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Information Literacy for History Courses: Copyright

 

Information Literacy for History Courses:  Copyright

Plagiarism

What LMU says about plagiarism:

"Plagiarism in any form is one of the most egregious violations of professional ethics an author can commit.  Submission of plagiarized material, even by accident or through ignorance, is a severe infraction of the professional ethical code and can result in expulsion from the program. "

Copyright and Fair Use

What is Copyright?

Article 1, Section 8, Clause 8 of the United States Constitution states that Congress shall have the power to promote the Progress of Science and useful Arts, by securing for limited times to Authors and Inventors the exclusive Right to their respective Writings and Discoveries.

In other words…

Copyright should balance the rights of creators with the progress of society by:

  • Allowing creators to reap reasonable rewards for their efforts.
  • Allowing sufficient access to creative work so that others can build upon what has already been done.

What can be copyrighted?

All creative works in any medium are copyrighted at the moment of their creation. This includes:

  • literary works: fiction, poetry, drama, music, lyrics, dance
  • architectural works
  • computer programs
  • visual works: photographs, graphics, sculptures
  • audiovisual works: film, sound effects

Copyright is simultaneous with creation. You do not have to register with the copyright office or ©, although doing so serves as a reminder and may strengthen your case if litigation becomes necessary.

What cannot be copyrighted?

  • facts: sports scores, place names, telephone numbers, common scientific and mathematical formulae, historical dates, etc.
  • works in the public domain

What is the Public Domain?

Works considered common property of all which cannot be copyrighted. Works in the public domain include:

  • Most works created by government agencies.
  • Works for which copyright has expired. Generally, if the work was created after 1978, copyright lasts the lifetime of the author plus 70 years. However, some exceptions have recently passed into law, such as the Sonny Bono Copyright Term Extension Act (pdf).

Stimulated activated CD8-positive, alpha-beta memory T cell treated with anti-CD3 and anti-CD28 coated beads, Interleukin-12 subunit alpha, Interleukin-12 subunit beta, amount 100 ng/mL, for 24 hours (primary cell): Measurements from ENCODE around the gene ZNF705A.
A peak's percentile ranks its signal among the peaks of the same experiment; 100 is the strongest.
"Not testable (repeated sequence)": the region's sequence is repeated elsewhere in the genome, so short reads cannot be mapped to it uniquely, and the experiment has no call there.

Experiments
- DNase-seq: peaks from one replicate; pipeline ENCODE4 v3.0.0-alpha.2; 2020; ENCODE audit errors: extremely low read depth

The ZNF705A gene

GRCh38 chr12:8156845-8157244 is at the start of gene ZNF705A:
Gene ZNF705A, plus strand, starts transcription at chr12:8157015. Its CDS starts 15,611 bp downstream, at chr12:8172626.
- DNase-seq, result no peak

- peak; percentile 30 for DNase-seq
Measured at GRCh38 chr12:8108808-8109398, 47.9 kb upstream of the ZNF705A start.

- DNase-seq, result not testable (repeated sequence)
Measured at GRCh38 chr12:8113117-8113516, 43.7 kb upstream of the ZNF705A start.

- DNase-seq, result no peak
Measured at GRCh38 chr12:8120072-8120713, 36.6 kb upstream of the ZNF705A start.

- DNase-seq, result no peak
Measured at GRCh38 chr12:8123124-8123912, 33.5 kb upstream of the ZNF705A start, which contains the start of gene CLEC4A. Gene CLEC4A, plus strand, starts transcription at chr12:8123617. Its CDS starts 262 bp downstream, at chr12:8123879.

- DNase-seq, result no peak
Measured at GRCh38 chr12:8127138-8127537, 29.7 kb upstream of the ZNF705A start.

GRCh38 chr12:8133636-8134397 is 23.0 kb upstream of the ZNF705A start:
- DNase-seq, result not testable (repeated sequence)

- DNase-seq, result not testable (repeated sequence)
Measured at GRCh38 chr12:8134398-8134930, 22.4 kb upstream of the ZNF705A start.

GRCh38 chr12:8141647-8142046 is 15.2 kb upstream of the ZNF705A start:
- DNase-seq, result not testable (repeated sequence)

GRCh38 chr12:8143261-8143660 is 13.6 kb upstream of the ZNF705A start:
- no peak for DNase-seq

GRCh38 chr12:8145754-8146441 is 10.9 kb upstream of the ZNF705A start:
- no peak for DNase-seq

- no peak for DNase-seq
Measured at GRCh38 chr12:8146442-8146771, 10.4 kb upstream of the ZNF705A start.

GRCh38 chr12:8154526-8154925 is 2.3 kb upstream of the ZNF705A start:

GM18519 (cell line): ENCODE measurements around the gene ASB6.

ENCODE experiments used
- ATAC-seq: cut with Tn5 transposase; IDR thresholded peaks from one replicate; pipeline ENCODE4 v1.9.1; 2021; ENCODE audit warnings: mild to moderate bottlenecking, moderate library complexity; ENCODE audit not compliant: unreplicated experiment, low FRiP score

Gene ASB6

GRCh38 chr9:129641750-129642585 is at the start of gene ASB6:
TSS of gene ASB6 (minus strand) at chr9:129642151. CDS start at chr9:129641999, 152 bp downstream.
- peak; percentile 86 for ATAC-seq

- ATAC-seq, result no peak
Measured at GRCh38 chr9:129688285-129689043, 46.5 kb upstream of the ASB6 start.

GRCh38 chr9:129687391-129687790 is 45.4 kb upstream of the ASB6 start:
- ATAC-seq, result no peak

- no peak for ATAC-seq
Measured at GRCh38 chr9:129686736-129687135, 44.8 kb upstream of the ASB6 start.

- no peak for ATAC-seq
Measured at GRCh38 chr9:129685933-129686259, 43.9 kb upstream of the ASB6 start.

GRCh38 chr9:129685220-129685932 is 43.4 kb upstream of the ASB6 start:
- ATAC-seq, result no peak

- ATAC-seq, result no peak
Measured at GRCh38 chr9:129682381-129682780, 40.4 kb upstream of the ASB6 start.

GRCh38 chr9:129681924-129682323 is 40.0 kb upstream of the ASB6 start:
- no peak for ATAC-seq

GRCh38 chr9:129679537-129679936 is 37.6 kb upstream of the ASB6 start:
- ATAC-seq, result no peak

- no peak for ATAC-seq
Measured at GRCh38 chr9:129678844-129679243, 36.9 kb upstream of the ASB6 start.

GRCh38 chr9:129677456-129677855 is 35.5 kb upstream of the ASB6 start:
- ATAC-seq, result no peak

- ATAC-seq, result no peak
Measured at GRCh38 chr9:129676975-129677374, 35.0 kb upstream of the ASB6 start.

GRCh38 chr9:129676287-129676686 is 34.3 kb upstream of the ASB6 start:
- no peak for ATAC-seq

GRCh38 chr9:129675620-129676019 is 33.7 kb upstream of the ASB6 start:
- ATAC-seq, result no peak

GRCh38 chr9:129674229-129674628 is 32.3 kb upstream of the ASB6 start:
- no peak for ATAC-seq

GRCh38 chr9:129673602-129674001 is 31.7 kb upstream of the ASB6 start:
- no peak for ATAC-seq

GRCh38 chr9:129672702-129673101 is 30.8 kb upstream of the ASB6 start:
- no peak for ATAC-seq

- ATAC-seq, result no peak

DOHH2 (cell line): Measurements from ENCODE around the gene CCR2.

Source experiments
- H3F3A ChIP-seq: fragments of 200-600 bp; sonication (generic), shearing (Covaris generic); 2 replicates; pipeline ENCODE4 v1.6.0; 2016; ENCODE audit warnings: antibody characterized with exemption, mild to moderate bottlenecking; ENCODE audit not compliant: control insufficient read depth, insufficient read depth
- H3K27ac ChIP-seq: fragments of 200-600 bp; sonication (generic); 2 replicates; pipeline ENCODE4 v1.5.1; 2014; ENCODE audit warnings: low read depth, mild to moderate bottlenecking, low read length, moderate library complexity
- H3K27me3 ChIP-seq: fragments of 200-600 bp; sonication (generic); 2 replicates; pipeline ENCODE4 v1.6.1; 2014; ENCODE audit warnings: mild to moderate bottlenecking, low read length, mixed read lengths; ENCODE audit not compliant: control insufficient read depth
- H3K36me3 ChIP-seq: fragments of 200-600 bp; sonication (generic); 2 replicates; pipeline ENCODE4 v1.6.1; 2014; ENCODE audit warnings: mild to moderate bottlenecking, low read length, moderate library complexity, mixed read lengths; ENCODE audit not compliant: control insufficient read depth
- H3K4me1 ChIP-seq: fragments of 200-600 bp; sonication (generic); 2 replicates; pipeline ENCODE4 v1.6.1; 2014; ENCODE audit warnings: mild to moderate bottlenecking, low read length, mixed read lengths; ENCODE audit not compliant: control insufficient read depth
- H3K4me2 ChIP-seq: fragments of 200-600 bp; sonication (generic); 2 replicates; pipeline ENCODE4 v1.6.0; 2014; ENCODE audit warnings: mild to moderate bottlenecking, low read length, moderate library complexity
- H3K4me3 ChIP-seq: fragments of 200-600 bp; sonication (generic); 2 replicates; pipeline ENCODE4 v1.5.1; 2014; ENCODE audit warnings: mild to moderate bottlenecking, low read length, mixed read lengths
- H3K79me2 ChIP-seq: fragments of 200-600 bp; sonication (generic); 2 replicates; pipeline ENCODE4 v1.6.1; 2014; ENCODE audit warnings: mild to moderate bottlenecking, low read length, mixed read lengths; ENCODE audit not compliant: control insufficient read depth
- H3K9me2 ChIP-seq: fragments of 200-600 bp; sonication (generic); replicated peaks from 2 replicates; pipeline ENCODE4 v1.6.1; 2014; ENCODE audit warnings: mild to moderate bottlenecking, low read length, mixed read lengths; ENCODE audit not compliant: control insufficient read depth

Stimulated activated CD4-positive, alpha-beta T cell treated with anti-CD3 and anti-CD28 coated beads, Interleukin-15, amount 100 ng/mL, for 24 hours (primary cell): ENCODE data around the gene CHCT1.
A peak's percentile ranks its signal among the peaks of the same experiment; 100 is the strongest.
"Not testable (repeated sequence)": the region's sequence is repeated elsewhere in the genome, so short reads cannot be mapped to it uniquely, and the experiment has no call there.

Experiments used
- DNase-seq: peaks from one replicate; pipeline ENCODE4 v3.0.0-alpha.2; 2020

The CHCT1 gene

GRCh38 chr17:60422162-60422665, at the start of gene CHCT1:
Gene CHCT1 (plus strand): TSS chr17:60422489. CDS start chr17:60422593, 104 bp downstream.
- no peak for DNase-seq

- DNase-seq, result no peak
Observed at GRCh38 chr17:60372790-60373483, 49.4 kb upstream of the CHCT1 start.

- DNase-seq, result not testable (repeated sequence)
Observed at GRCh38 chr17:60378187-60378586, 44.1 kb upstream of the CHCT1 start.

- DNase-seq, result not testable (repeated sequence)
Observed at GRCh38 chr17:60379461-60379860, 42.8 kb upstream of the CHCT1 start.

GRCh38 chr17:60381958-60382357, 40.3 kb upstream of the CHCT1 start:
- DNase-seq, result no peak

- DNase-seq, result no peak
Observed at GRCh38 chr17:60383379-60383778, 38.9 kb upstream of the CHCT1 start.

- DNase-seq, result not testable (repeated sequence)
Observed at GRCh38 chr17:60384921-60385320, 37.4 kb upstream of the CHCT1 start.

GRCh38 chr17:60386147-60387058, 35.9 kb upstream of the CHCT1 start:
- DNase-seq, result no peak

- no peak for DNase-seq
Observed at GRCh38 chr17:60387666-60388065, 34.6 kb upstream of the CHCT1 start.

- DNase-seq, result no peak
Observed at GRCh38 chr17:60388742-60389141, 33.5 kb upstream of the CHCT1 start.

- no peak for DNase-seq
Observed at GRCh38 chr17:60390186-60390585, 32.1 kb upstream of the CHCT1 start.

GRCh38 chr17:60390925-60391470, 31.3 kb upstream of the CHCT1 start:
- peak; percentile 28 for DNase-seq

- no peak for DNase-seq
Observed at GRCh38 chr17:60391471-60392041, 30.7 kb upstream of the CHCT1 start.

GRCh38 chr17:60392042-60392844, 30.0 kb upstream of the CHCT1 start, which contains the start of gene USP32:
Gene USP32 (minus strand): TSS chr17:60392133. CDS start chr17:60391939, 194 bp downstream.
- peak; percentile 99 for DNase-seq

• Click here for more details.

If you violate copyright…

  • You might get a cease-and-desist letter.
  • You might get sued in civil court.
  • You might be charged with a crime if you intentionally circumvent copyright protection technology and make more than ten copies with a value of $2,500.

Fair Use

There are some exceptions to the rights of copyright holders that allows for use of copyrighted material without permission of the copyright holder. The most common of these exceptions is called fair use.

The fair use exemption allows for educational use of copyrighted material. In most cases, books, articles, films, and other copyrighted materials used in a class are covered by fair use. This means the instructor does not have to get special permission or pay to use the materials in class although, of course, credit should always be given. This also means any copyrighted material students may use in class presentations or papers is also usually covered by fair use.

 

The Fair Use Factors

Sometimes it is a matter of interpretation whether the use of a copyrighted work qualifies for the fair use exemption or not. There are four basic guidelines to follow:

  1. Use of the work is intended for educational purposes
  2. Whether the work is factual or fictional. It is more likely to count as fair use if it is factual.
  3. How much of the work is being used.
  4. Whether use of the work adversely effects its market value.

More here.

For example

When your professor photocopies and passes out to the class a chapter from a psychology book for you to read, that would be fair use. It is a short section of a long factual work (factors 2 and 3) being used for educational purposes (factor 1) that is not likely to divert sales away from the book (if you really want to read the whole thing, you’d have to buy your own copy. Factor 4).

But if your professor photocopies an entire book and has it bound as a coursepack that you have to buy with none of the money going back to the author or original publisher, the case for fair use is substantially weakened.

 

 

Your Librarian

Rachel Motes's picture
Rachel Motes
Contact:
Carnegie-Vincent Library
Lincoln Memorial University
6965 Cumberland Gap Parkway
Harrogate, TN 37752
423-869-6537